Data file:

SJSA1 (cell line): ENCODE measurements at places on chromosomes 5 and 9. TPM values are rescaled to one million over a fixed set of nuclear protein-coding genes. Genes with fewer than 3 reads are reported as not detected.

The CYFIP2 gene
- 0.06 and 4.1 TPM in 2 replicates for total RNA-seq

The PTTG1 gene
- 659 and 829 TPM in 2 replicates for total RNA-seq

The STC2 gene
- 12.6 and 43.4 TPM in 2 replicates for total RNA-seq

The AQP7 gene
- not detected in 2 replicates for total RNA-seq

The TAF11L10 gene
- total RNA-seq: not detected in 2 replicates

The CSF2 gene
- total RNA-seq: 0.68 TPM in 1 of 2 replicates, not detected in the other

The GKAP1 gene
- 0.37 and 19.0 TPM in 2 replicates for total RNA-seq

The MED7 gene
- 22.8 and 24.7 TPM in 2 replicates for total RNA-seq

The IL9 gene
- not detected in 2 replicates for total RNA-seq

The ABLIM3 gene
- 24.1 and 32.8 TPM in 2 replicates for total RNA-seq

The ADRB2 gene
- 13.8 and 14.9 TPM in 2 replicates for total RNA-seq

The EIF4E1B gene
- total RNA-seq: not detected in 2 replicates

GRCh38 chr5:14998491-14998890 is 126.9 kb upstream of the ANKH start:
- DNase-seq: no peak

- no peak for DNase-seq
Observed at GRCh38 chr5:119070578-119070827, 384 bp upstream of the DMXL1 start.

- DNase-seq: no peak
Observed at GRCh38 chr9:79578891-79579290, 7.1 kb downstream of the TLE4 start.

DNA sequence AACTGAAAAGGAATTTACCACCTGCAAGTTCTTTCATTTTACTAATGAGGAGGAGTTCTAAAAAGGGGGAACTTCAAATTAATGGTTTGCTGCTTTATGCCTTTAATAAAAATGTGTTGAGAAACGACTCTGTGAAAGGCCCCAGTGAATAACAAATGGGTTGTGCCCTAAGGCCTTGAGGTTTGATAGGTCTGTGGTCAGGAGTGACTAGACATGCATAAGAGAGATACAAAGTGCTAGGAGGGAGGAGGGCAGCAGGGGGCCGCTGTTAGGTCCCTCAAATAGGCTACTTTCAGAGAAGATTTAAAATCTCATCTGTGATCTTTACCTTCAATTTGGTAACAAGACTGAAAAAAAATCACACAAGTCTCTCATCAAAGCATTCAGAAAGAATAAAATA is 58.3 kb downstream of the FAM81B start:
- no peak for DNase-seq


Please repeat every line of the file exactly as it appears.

SJSA1 (cell line): ENCODE measurements at places on chromosomes 5 and 9. TPM values are rescaled to one million over a fixed set of nuclear protein-coding genes. Genes with fewer than 3 reads are reported as not detected.

The CYFIP2 gene
- 0.06 and 4.1 TPM in 2 replicates for total RNA-seq

The PTTG1 gene
- 659 and 829 TPM in 2 replicates for total RNA-seq

The STC2 gene
- 12.6 and 43.4 TPM in 2 replicates for total RNA-seq

The AQP7 gene
- not detected in 2 replicates for total RNA-seq

The TAF11L10 gene
- total RNA-seq: not detected in 2 replicates

The CSF2 gene
- total RNA-seq: 0.68 TPM in 1 of 2 replicates, not detected in the other

The GKAP1 gene
- 0.37 and 19.0 TPM in 2 replicates for total RNA-seq

The MED7 gene
- 22.8 and 24.7 TPM in 2 replicates for total RNA-seq

The IL9 gene
- not detected in 2 replicates for total RNA-seq

The ABLIM3 gene
- 24.1 and 32.8 TPM in 2 replicates for total RNA-seq

The ADRB2 gene
- 13.8 and 14.9 TPM in 2 replicates for total RNA-seq

The EIF4E1B gene
- total RNA-seq: not detected in 2 replicates

GRCh38 chr5:14998491-14998890 is 126.9 kb upstream of the ANKH start:
- DNase-seq: no peak

- no peak for DNase-seq
Observed at GRCh38 chr5:119070578-119070827, 384 bp upstream of the DMXL1 start.

- DNase-seq: no peak
Observed at GRCh38 chr9:79578891-79579290, 7.1 kb downstream of the TLE4 start.

DNA sequence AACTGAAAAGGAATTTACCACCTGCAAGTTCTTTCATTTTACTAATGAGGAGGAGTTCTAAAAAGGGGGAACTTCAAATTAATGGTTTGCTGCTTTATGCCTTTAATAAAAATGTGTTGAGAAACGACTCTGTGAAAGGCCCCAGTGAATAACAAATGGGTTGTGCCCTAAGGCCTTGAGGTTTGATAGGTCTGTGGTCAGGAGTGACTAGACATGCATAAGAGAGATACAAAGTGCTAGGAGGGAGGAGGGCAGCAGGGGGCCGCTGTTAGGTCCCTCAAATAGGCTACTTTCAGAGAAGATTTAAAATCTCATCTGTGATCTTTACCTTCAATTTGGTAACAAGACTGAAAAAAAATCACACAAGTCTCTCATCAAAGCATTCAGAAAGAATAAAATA is 58.3 kb downstream of the FAM81B start:
- no peak for DNase-seq